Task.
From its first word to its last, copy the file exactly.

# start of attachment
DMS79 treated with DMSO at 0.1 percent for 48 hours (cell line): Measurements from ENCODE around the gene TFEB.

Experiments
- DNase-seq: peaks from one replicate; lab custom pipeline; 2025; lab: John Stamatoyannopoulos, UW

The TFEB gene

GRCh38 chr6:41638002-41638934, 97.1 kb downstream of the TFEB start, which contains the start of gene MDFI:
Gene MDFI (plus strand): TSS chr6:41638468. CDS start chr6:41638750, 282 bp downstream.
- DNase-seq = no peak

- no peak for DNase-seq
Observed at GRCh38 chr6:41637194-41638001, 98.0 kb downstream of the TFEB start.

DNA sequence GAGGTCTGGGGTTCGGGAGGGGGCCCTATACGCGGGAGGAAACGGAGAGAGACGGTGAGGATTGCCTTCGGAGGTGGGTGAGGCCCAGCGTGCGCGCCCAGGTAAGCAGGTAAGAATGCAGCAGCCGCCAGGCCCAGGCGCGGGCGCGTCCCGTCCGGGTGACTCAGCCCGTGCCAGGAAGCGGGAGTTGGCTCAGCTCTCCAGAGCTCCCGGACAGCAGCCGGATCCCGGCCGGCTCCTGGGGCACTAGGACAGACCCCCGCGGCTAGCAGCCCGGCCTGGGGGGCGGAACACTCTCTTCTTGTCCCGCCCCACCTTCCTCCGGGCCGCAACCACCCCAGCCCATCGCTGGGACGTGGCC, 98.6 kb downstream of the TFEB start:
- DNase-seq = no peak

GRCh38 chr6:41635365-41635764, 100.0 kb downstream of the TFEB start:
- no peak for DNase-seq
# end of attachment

DMS79 treated with DMSO at 0.1 percent for 48 hours (cell line): Measurements from ENCODE around the gene TFEB.

Experiments
- DNase-seq: peaks from one replicate; lab custom pipeline; 2025; lab: John Stamatoyannopoulos, UW

The TFEB gene

GRCh38 chr6:41638002-41638934, 97.1 kb downstream of the TFEB start, which contains the start of gene MDFI:
Gene MDFI (plus strand): TSS chr6:41638468. CDS start chr6:41638750, 282 bp downstream.
- DNase-seq = no peak

- no peak for DNase-seq
Observed at GRCh38 chr6:41637194-41638001, 98.0 kb downstream of the TFEB start.

DNA sequence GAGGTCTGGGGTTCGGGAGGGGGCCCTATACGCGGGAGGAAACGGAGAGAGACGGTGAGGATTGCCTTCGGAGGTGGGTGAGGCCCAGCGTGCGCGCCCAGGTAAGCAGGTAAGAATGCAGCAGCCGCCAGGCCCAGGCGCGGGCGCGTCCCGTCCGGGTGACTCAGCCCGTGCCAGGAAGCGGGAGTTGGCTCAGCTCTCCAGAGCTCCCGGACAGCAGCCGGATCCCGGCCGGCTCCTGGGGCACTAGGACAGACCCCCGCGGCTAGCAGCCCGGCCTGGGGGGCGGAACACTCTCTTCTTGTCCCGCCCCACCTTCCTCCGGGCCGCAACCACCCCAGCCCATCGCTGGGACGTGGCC, 98.6 kb downstream of the TFEB start:
- DNase-seq = no peak

GRCh38 chr6:41635365-41635764, 100.0 kb downstream of the TFEB start:
- no peak for DNase-seq